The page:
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It is only a matter of time before things really erupt. Of course the initial tests results show positive for BSE - otherwise why the uproar. They are just waiting confirmation from a third test which takes 3-4 days.

North America does not properly test its animals and is now paying the price for scrimping on safety issues.

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It is only a matter of time before things really erupt.

That doesn't appear to be the case, as both Canadians and US are saying that this case will not change the border plans.

This is a ten year old cow, and no parts of it have entered the food chain. She was born before the feed ban. Cases like this are expected and will be dealt with.

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Impact of suspected BSE case downplayed

However, Lehman acknowledged that at least some of the calves from the suspect cow have entered the food or feed chain.

The disease is not transmitted through contact from animal to animal, but there is some scientific evidence to suggest that calves born to cows with BSE may have a greater chance of developing the disease.

You are missing the point. That is like going to the tobacco industry for an opinion on whether or not cigarettes are harmful to one's health. Everything I have heard suggests North American BSE problems are far from over. These preliminary test results tend to confirm my suspicions.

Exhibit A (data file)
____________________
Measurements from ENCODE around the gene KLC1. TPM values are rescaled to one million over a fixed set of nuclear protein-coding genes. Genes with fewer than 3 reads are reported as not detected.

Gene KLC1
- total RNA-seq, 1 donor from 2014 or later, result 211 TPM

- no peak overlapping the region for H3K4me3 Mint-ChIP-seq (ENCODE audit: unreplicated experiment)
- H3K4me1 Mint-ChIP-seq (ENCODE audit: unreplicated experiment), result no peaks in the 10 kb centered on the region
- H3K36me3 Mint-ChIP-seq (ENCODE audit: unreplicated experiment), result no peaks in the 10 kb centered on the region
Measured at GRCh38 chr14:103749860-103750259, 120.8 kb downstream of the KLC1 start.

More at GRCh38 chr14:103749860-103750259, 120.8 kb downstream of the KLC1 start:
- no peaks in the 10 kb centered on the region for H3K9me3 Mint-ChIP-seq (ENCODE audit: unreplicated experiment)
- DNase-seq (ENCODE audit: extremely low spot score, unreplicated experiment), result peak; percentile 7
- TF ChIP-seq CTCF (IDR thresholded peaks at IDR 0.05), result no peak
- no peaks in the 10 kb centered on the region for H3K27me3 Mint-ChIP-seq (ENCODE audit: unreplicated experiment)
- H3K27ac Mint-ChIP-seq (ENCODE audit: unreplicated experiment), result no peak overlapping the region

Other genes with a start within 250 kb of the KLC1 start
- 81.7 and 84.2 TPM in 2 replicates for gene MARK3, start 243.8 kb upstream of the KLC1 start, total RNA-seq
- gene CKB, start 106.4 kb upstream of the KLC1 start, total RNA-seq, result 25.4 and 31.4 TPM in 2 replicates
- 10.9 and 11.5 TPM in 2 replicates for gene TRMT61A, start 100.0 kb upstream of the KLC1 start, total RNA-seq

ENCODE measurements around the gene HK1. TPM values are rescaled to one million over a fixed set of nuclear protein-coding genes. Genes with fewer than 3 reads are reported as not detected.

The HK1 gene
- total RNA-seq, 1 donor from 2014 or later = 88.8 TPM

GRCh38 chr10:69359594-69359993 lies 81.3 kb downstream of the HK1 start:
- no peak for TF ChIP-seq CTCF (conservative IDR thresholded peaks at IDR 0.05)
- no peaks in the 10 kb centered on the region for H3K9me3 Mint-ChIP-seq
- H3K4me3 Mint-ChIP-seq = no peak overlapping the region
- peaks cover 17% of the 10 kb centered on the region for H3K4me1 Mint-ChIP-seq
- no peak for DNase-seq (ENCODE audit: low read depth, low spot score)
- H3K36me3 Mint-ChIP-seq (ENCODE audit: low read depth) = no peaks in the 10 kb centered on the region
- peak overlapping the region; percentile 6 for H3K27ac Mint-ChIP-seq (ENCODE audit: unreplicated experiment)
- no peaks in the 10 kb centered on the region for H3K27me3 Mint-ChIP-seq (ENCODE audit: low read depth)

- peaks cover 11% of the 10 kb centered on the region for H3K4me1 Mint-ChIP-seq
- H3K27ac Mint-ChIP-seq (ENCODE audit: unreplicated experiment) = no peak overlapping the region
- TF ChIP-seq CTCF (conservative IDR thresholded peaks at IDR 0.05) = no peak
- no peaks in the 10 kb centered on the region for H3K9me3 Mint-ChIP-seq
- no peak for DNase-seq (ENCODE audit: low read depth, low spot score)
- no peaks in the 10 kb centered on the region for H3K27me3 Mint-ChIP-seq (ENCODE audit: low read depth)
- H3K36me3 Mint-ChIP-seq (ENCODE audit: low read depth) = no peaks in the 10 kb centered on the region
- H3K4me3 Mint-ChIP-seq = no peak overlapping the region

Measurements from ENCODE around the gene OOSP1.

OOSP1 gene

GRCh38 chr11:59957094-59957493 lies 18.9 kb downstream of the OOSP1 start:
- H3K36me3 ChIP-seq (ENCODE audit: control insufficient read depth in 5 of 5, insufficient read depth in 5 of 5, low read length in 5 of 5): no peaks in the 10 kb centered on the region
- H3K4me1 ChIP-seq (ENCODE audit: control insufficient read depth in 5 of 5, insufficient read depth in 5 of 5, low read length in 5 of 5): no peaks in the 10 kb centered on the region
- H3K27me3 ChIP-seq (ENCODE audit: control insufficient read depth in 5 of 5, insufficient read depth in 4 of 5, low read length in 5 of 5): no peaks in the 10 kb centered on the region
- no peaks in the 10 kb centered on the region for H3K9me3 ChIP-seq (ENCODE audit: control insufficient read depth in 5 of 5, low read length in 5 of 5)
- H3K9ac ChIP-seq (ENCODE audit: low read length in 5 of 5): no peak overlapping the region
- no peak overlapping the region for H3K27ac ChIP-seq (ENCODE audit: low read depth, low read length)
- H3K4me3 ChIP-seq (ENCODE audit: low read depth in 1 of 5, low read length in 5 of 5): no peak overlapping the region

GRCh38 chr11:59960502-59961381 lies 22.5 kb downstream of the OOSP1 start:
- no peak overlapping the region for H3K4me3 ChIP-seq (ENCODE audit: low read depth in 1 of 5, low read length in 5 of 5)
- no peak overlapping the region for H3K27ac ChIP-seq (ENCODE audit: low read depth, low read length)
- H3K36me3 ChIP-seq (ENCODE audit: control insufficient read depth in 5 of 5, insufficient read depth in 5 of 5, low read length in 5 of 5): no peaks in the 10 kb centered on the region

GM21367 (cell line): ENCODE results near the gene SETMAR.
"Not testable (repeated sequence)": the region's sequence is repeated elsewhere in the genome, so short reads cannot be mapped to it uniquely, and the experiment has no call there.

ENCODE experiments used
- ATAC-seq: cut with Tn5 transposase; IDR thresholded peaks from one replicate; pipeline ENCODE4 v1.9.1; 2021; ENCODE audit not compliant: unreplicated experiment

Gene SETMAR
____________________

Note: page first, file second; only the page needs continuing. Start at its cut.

/662

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Older Animal Fits Mad Cow Profile - Canada Expert

Odds are high that a 10-year-old Canadian dairy cow suspected of having mad cow disease had the fatal brain-wasting illness, a veterinary expert said on Thursday.

The animal's advanced age and the fact it failed two types of preliminary tests performed at two laboratories increase the chances that the final, definitive test will show it had the disease, said Chris Clark of the University of Saskatchewan's veterinary college.

"Knowing that two different screening tests have been used and both have been repeated, I think if I was a betting man, I would be saying the highly likelihood is that we will see this is a positive," Clark said in an interview.

Clark said he did not want to prejudge the results of the final laboratory test, expected as early as Saturday, but said he would not be surprised by a positive result.

Follow the money folks - this is a multi-billion dollar industry and lots of games are afoot.

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Why are we using old dairy cows as a food source anyhow? There is too much chance of cross contamination with careless farmers or their children whom have feed for other animals. I grew up on a dairy farm and we NEVER ate our old dairy cows. They were taken away for fox feed.

I don't go to the store to buy a steak or roast from a guernsy cow; I want hereford or black angus. Perhaps we need to label the breed of cow on our beef.

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It is only a matter of time before things really erupt.

That doesn't appear to be the case, as both Canadians and US are saying that this case will not change the border plans.

This is a ten year old cow, and no parts of it have entered the food chain. She was born before the feed ban. Cases like this are expected and will be dealt with.

Officials recognize mad cow may be here to stay